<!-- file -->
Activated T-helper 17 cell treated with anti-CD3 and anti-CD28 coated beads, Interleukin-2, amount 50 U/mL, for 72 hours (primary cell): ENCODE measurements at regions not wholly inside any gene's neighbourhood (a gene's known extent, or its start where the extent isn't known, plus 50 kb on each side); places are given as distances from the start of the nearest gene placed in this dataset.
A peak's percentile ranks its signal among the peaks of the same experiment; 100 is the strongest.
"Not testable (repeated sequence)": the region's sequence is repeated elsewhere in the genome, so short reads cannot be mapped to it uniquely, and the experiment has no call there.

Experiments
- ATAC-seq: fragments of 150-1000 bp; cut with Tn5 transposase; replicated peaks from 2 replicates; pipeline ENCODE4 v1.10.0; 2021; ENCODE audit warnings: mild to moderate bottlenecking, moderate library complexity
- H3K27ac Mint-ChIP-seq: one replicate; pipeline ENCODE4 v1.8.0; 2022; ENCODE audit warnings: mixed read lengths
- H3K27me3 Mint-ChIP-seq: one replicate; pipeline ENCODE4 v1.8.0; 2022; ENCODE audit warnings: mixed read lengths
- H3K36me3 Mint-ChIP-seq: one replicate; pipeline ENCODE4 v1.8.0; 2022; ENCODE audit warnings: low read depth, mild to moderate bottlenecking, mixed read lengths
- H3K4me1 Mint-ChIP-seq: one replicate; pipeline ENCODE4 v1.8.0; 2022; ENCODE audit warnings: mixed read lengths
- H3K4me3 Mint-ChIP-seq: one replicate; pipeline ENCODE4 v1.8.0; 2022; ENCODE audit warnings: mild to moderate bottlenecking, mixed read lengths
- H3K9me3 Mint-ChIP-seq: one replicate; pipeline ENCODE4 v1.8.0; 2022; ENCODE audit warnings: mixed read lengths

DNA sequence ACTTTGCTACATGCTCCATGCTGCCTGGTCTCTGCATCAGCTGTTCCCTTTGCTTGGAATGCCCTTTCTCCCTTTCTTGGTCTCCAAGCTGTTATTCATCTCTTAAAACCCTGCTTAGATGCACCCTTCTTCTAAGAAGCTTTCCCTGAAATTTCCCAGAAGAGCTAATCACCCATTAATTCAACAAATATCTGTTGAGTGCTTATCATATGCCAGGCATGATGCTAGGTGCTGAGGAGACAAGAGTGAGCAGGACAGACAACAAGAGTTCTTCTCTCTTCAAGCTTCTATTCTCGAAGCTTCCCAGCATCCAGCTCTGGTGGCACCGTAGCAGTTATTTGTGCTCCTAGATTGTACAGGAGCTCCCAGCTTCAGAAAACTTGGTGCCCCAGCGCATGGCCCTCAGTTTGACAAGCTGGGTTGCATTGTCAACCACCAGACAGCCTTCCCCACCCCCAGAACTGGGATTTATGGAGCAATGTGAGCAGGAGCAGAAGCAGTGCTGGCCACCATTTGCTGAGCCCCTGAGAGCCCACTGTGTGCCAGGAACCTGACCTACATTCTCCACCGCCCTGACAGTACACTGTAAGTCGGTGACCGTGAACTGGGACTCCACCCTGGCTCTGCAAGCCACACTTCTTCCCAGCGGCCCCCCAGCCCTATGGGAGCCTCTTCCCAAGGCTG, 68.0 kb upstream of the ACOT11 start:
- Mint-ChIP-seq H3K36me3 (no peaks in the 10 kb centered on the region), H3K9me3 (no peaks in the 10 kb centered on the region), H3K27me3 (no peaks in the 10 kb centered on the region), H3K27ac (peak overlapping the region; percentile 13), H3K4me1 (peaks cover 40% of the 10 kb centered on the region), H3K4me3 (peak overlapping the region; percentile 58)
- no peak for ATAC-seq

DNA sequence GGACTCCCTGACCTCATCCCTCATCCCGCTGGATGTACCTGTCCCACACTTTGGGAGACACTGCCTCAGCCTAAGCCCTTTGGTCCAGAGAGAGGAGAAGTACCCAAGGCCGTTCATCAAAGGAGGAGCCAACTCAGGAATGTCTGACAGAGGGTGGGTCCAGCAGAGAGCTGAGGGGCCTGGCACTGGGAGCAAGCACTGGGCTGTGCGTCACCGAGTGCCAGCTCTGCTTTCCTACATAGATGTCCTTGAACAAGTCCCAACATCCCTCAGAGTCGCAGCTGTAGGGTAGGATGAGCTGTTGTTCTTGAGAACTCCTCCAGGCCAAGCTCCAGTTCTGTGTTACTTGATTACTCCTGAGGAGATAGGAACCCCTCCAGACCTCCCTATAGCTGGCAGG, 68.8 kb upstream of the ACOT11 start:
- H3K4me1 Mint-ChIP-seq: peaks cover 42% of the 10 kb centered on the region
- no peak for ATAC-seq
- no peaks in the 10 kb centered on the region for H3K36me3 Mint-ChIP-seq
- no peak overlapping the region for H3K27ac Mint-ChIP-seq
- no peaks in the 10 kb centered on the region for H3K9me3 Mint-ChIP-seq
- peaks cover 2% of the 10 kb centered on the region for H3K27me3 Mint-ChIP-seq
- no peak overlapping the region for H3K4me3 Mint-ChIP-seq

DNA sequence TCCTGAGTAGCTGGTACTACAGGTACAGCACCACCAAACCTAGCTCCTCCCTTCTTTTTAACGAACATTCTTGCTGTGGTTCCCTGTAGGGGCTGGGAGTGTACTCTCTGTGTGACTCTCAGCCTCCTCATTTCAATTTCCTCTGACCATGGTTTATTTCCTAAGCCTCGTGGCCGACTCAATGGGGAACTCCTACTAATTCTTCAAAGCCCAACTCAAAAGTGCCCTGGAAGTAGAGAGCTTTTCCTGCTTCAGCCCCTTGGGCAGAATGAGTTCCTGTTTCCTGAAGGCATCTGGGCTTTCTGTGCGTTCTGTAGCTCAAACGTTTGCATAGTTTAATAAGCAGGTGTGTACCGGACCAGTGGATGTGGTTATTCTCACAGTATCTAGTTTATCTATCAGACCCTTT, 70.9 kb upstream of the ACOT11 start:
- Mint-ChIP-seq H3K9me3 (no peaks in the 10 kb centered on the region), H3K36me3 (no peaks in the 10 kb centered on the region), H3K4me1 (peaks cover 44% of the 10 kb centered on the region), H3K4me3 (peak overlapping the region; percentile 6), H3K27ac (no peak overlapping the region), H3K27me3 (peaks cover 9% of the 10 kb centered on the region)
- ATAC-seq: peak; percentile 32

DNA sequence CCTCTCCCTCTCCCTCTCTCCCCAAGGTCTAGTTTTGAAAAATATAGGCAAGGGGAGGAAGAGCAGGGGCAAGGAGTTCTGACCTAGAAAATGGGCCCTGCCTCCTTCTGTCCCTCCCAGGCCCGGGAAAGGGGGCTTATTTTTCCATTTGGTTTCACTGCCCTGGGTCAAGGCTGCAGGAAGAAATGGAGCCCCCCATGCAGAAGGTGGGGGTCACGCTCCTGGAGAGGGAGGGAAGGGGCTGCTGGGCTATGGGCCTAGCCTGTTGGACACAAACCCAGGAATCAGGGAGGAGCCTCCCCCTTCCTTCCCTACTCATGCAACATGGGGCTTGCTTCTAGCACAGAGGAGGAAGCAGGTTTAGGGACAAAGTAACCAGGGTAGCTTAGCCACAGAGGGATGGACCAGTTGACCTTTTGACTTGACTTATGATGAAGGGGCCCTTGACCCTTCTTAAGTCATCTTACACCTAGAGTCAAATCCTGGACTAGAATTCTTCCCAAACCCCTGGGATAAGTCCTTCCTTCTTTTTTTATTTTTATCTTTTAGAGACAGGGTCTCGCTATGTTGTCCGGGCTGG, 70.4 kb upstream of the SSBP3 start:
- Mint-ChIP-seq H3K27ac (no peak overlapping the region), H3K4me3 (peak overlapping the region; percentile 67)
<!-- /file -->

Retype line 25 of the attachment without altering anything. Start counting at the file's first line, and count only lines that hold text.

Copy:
- ATAC-seq: peak; percentile 32